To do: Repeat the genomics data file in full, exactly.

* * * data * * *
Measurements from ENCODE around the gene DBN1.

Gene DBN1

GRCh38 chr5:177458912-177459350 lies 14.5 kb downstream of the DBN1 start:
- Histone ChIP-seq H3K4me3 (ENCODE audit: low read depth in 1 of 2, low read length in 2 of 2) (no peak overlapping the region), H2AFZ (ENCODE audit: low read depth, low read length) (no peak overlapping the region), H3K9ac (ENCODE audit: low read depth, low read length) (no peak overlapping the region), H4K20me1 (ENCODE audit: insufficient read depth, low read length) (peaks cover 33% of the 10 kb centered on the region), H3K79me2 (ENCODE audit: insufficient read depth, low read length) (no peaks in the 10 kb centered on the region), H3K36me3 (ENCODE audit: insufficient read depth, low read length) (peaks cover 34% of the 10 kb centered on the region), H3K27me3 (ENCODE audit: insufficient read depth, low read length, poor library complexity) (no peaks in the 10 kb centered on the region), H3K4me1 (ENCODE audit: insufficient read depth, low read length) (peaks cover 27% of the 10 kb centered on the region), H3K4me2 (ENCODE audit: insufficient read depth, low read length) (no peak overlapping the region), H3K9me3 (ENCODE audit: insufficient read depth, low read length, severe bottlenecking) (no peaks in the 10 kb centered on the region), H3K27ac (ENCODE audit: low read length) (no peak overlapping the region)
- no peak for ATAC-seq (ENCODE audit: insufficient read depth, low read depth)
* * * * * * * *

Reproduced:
Measurements from ENCODE around the gene DBN1.

Gene DBN1

GRCh38 chr5:177458912-177459350 lies 14.5 kb downstream of the DBN1 start:
- Histone ChIP-seq H3K4me3 (ENCODE audit: low read depth in 1 of 2, low read length in 2 of 2) (no peak overlapping the region), H2AFZ (ENCODE audit: low read depth, low read length) (no peak overlapping the region), H3K9ac (ENCODE audit: low read depth, low read length) (no peak overlapping the region), H4K20me1 (ENCODE audit: insufficient read depth, low read length) (peaks cover 33% of the 10 kb centered on the region), H3K79me2 (ENCODE audit: insufficient read depth, low read length) (no peaks in the 10 kb centered on the region), H3K36me3 (ENCODE audit: insufficient read depth, low read length) (peaks cover 34% of the 10 kb centered on the region), H3K27me3 (ENCODE audit: insufficient read depth, low read length, poor library complexity) (no peaks in the 10 kb centered on the region), H3K4me1 (ENCODE audit: insufficient read depth, low read length) (peaks cover 27% of the 10 kb centered on the region), H3K4me2 (ENCODE audit: insufficient read depth, low read length) (no peak overlapping the region), H3K9me3 (ENCODE audit: insufficient read depth, low read length, severe bottlenecking) (no peaks in the 10 kb centered on the region), H3K27ac (ENCODE audit: low read length) (no peak overlapping the region)
- no peak for ATAC-seq (ENCODE audit: insufficient read depth, low read depth)